Putin faces setback as Moskva sunk in Black Sea

Putin faces setback as Moskva sunk in Black Sea

As Russia's invasion of Ukraine entered its eighth week, President Vladimir Putin suffered a fresh setback with the sinking of the Moskva, the flagship of his Black Sea fleet.

Russian forces prepare for a major offensive in Ukraine's east, as a result of the symbolic defeat. The Ukrainian president Volodymyr Zelenskyy applauded his country for its resolve during the 50 days of war, but said it had become clear that the Donbas region was now the main target of Russia. The head of the United Nations World Food Program warned that the tens of thousands of people still trapped in the southeastern port city are starving to death because they don't have access to water, food, medicine and other basic supplies, and that it's a fierce battle for Mariupol.

Russia's defense ministry acknowledged that the warship Moskva had sunk Thursday, but said the ship had been damaged by a fire and had eventually gone down while being towed in stormy sea conditions. Ukrainian officials claimed they had hit the ship with a missile attack.

G- 20 host Indonesia said Russian Finance Minister Anton Siluanov has confirmed plans to attend the meeting of finance ministers and central bank governors next week.

More than 2 million people in Ukraine and those who have fled the country are helped by the International Red Cross' largest cash assistance program.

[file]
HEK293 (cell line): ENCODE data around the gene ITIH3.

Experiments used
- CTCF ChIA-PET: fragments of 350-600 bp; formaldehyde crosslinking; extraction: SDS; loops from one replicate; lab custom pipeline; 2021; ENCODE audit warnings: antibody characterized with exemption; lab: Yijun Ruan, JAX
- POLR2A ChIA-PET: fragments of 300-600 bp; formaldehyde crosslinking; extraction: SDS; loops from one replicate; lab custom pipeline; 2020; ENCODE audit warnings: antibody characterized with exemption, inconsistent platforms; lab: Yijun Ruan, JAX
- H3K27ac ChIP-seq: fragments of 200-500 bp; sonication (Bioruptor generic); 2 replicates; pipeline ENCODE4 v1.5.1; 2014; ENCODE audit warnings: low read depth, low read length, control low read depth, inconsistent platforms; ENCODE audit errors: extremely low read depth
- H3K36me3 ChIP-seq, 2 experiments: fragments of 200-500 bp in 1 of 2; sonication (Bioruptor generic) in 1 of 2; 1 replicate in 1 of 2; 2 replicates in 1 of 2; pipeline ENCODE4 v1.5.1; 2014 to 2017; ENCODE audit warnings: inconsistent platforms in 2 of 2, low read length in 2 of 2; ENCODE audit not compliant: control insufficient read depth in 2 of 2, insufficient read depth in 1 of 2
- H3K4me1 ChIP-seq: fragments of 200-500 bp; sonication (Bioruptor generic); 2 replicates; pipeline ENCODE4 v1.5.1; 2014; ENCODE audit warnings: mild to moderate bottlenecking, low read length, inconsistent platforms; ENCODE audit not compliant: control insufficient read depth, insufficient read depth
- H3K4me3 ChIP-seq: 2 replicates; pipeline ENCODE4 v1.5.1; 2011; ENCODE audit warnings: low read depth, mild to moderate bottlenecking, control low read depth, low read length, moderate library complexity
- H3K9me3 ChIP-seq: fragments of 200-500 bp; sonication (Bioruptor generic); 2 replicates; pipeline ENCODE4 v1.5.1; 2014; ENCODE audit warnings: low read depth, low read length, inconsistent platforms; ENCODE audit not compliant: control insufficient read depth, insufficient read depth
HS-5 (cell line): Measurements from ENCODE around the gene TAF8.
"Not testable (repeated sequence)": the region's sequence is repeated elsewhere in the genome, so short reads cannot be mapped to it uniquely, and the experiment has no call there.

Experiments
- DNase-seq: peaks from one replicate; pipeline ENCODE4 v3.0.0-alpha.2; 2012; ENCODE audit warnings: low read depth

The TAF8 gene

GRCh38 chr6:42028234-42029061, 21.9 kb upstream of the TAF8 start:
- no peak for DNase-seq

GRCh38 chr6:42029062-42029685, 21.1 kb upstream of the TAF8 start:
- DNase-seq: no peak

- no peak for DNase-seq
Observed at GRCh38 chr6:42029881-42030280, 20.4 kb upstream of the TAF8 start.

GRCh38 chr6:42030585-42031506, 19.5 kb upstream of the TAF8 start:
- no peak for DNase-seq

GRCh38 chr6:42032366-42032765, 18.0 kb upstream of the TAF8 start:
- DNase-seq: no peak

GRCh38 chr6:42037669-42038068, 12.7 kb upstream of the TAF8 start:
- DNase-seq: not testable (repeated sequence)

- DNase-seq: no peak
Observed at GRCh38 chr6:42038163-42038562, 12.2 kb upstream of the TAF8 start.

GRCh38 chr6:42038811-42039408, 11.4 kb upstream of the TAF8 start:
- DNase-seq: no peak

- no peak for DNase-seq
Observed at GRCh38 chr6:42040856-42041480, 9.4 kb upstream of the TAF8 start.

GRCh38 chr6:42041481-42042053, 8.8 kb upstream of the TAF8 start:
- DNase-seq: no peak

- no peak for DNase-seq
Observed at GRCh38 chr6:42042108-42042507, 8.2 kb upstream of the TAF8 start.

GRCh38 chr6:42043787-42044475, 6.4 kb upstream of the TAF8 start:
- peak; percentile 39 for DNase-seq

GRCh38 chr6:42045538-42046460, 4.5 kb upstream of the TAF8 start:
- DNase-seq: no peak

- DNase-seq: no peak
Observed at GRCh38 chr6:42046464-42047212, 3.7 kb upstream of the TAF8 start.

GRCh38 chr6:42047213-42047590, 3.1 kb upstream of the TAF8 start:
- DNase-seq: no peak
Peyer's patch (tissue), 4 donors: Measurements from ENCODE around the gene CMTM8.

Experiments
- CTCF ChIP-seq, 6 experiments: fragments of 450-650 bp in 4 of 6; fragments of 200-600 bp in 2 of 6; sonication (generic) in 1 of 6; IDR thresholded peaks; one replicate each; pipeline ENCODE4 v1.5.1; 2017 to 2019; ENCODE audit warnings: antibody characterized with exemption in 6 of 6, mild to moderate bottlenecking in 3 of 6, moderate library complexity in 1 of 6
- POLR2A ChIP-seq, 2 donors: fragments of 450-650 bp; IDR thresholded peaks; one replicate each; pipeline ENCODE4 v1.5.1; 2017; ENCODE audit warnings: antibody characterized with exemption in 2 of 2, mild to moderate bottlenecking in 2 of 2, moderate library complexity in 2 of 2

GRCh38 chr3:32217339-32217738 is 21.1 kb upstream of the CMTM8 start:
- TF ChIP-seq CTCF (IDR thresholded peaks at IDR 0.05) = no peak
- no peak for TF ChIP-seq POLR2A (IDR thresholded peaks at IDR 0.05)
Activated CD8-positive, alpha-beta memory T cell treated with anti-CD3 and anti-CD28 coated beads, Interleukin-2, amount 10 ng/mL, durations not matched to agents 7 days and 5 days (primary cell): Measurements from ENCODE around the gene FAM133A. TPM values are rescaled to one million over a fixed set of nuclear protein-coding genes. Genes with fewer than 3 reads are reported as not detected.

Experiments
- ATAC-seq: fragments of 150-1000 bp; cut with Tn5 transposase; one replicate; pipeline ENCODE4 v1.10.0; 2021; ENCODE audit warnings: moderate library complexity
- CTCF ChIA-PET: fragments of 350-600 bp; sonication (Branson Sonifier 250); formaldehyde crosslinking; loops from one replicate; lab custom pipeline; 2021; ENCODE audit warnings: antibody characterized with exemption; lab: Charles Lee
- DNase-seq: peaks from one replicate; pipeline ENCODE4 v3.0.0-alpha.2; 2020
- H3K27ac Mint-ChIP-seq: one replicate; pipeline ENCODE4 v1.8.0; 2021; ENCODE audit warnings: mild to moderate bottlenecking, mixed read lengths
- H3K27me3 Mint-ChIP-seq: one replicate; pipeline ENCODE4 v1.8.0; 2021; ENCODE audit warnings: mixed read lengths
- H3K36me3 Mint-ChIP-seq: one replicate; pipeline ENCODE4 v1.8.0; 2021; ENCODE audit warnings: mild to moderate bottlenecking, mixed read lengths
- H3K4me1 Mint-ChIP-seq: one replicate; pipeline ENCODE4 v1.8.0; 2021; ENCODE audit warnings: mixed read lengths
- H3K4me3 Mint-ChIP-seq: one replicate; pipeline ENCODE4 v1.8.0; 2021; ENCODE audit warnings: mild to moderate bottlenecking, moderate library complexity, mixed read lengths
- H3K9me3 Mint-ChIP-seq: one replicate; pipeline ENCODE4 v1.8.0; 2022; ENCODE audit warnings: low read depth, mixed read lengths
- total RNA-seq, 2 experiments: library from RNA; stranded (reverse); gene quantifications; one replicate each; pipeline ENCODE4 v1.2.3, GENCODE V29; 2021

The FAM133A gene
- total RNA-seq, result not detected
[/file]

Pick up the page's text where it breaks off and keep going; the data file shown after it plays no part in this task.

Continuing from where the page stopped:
On Friday, nine humanitarian corridors are scheduled to open in Ukraine, according to Deputy Prime Minister Iryna Vereshchuk. In a Telegram post, Vereshchuk said that residents of the besieged city of Mariupol would be able to evacuate via their own transportation to Zaporizhzhia. The corridors were not opened Wednesday. Vereshchuk said Russian forces had violated a cease-fire in Luhansk and blocked evacuation buses in Zaporizhzhia. The routes to Zaporizhzhia were expected to be open from Berdyansk, Tokmak and Enerhodar for those who have their own transportation. Evacuation routes are expected to be opened to Bakhmut, including Sieverodonetsk, Lysychansk, Popasna, Rubizhne and the village of Hirske. Vereshchuk said that humanitarian corridors in the Luhansk region would work under the condition of cessation of shelling by the occupying forces. Russia likely will review its Black Sea posture after the sinking of Moskva, U.K. says Russia is likely to review its maritime posture in the Black Sea after the flagship of its fleet there sank after an explosion, the British defense ministry said Friday. Russia s defense ministry said the Moskva sank as it was being towed after a fire caused by the detonation of ammunition, according to Russian state-owned media. Ukrainian defense officials said their forces struck it with two missiles. The Russian ministry said the crew had been evacuated. The Moskva served a key role as both a command vessel and an air defense node, according to the U.K. defense ministry in a daily update Friday. It was commissioned in 1979 and returned to service last year, it said. Russia has suffered damage to two key naval assets since invading Ukraine, the first of which was Russia's Alligator-class landing ship Saratov on 24 March. The U.K. ministry said that both events will likely lead Russia to review its maritime posture in the Black Sea. Pentagon press secretary John Kirby said on Thursday that the U.S. can't confirm Ukrainian reports of a missile strike, but can't refute it, and was unable to confirm what caused the explosion. We don't have perfect visibility on exactly what happened. He said that there was a significant explosion on this cruiser, which caused a fire.